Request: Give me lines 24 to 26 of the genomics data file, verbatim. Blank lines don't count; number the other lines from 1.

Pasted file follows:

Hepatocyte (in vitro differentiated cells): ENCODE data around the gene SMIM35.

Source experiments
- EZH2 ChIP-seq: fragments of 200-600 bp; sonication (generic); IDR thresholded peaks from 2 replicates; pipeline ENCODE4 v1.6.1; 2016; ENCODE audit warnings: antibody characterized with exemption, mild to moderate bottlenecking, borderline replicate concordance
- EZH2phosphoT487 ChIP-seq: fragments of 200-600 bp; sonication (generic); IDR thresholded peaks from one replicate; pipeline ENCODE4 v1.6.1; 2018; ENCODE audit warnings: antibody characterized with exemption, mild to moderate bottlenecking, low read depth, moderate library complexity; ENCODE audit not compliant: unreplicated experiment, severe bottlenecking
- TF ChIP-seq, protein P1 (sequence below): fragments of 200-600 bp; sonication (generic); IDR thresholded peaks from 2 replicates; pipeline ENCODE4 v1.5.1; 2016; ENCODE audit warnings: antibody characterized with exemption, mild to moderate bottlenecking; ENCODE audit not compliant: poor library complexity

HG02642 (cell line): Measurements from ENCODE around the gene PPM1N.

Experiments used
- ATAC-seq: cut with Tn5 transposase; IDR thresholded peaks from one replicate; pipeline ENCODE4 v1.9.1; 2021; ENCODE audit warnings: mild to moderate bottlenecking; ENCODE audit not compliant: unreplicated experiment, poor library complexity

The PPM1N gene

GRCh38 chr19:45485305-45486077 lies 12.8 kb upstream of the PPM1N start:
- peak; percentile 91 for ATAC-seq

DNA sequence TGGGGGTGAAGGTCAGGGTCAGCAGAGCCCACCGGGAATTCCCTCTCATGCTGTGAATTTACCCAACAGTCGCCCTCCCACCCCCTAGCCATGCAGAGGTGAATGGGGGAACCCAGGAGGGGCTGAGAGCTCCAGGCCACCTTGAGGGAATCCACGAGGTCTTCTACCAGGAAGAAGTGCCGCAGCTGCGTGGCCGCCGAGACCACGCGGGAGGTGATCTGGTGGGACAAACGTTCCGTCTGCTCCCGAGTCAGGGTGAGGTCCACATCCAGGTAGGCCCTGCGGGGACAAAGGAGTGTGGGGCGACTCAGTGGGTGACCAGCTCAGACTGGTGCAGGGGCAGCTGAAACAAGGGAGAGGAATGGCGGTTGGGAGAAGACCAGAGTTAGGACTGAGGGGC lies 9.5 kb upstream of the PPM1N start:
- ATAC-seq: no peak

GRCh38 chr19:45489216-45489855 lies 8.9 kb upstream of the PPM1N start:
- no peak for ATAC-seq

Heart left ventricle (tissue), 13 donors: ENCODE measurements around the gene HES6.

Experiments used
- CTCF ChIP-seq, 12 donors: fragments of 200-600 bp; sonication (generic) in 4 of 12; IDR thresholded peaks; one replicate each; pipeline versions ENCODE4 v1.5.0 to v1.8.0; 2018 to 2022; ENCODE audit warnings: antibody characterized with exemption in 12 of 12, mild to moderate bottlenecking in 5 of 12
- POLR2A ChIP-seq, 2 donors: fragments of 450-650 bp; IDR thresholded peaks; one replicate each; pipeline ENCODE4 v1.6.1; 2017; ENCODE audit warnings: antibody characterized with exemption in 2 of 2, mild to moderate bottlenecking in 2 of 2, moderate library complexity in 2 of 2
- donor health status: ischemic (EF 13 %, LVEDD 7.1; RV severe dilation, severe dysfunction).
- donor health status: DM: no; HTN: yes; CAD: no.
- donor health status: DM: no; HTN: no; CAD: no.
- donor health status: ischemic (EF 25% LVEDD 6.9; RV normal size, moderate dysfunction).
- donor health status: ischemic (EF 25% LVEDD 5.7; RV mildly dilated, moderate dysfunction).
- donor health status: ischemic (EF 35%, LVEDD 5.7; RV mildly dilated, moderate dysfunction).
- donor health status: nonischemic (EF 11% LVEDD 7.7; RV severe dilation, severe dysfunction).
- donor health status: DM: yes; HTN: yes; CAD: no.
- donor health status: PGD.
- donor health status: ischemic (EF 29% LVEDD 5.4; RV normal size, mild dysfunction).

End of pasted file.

- donor health status: ischemic (EF 25% LVEDD 5.7; RV mildly dilated, moderate dysfunction).
- donor health status: ischemic (EF 35%, LVEDD 5.7; RV mildly dilated, moderate dysfunction).
- donor health status: nonischemic (EF 11% LVEDD 7.7; RV severe dilation, severe dysfunction).